On Friday’s class, our goal was to conclude our lesson about the hyperbola. We leaed to: rn
- Write the standard forms of a hyperbola [horizontal and vertical]
- Find the similarities and differences between vertical and horizontal hyperbolas
- Find the Pythagorean theorem property in hyperbolas
- Finally, apply everything we’ve learned by graphing and finding the coordinates required in every hyperbola.
- As well as that, we also had a sort of English epiphany, but we’ll discuss that later.
On Thursday, the standard formulas of a hyperbola were:
HORIZONTAL: [[(x – h)2 / a2] - [(y - h)2 / b2]]
VERTICAL: [[(y – h)2 / a2] - [(x - h)2 / b2]]
As soon as the class first caught a glimpse of the equations, we wondered why it was the same as the ellipse, but as we examined closely, there were differences as well as there were similarities between them.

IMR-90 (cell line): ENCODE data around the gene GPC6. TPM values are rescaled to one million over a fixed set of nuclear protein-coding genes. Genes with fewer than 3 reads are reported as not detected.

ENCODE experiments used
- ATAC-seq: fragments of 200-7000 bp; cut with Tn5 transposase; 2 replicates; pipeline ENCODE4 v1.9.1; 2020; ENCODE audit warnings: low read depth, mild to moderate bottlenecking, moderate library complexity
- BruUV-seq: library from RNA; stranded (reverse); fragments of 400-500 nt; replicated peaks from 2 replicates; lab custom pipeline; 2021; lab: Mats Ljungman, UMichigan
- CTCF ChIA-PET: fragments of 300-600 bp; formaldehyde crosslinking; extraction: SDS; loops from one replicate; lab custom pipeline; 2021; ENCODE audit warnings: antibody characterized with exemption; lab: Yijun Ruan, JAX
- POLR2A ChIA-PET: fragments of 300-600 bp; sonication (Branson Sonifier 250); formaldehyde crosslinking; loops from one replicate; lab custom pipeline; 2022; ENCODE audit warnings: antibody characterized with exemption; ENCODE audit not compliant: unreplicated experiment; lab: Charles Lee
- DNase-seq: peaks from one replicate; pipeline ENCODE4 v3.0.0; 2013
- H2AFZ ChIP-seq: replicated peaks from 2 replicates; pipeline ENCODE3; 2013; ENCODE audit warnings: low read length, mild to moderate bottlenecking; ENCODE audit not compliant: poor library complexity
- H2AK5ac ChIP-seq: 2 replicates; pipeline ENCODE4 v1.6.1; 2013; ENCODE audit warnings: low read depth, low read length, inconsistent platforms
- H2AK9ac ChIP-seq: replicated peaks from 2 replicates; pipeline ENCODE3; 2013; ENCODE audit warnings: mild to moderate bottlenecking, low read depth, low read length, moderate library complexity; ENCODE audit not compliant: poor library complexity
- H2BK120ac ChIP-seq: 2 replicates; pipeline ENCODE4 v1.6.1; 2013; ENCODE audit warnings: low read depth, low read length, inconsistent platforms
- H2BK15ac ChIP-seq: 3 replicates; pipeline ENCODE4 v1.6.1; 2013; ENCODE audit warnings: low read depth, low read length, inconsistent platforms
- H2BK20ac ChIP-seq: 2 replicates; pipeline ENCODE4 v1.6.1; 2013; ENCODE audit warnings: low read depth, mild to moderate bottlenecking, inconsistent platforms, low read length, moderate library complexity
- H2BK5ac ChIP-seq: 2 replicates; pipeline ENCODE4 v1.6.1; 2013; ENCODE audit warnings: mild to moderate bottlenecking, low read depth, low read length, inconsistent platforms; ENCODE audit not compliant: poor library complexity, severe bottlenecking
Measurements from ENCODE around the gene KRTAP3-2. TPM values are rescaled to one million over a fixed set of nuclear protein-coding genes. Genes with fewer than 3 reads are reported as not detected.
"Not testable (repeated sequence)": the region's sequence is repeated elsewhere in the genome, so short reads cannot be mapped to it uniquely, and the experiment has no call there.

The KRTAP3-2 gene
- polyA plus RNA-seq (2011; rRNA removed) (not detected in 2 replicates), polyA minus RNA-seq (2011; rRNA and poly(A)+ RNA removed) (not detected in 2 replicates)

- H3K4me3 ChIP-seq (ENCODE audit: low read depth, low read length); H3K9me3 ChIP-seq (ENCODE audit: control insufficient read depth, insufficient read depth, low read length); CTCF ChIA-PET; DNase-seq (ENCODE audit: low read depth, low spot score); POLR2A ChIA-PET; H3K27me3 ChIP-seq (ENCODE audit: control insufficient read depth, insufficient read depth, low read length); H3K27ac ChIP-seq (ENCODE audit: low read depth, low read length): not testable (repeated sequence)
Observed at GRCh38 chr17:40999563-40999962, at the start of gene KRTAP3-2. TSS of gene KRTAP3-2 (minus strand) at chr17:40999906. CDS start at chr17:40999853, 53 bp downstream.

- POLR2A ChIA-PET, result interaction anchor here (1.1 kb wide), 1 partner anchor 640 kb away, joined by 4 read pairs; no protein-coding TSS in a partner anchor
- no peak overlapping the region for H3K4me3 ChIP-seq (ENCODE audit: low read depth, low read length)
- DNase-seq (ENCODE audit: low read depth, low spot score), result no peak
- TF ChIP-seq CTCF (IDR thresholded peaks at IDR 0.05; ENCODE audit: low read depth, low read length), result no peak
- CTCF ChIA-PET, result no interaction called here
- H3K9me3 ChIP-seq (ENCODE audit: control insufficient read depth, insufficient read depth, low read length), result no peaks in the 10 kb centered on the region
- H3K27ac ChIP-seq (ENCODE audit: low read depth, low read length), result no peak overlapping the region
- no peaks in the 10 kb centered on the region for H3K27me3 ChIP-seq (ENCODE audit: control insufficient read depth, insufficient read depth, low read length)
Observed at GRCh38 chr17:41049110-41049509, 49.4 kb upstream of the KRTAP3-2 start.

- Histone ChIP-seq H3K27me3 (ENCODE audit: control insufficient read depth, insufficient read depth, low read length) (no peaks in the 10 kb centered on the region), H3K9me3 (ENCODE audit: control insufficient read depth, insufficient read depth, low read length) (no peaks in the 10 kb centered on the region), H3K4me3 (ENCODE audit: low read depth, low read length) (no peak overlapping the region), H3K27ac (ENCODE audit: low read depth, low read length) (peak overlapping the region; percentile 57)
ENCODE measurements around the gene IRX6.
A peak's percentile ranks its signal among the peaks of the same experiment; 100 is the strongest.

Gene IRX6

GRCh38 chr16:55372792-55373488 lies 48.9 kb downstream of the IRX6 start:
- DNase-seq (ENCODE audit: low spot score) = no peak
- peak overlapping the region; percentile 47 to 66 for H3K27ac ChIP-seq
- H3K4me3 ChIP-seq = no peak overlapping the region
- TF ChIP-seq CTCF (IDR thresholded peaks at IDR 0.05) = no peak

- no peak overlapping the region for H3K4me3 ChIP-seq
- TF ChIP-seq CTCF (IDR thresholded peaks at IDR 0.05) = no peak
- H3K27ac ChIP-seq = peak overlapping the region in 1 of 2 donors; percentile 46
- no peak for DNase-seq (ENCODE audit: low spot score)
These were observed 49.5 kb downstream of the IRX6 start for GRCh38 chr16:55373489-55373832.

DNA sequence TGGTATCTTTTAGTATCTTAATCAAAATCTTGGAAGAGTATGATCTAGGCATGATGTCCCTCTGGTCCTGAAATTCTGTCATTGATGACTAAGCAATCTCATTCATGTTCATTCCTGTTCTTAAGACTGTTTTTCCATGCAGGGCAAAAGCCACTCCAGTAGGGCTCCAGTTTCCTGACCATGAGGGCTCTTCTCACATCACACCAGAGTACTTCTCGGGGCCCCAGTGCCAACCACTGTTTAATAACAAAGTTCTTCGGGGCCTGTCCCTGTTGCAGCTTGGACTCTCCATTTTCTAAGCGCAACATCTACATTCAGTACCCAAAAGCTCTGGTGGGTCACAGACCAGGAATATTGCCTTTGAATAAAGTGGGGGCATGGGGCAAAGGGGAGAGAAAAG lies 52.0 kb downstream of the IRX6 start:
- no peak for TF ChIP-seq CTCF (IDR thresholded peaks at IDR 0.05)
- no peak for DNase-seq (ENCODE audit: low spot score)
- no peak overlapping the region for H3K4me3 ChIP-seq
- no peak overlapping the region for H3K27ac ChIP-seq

SIMILARITIES & DIFFERENCES BETWEEN HYPERBOLAS
- they have the same terms
- they both equal 1
- both have the same denominators
- both have square binomials
- (h, k) indicates centre
- numerators have different orientation
- numerators have opposite signs
We also emphasized the differences between the ellipse and the hyperbola by cloning the slides from the ellipse and altered them. We rewrote the formulas and redrew the diagrams, interactively of course. There was even a point when Mr. K was going to redraw a diagram that was on the other page. For the sake of elegancy that rubbed off on the class, they argued for him to clone it, cut it, paste it and shrink it…[that’s sounded like I was singing a new version of “Technologic” or something haha DAFT PUNK man. All the way.] The point is “Just Shrink It”, man. That should be the new Nike slogan. Jeebers, I shouldn’t call out on Mr. K, it’s not even June yet. By the way, it was deemed necessary to rotate the “O” in the graph.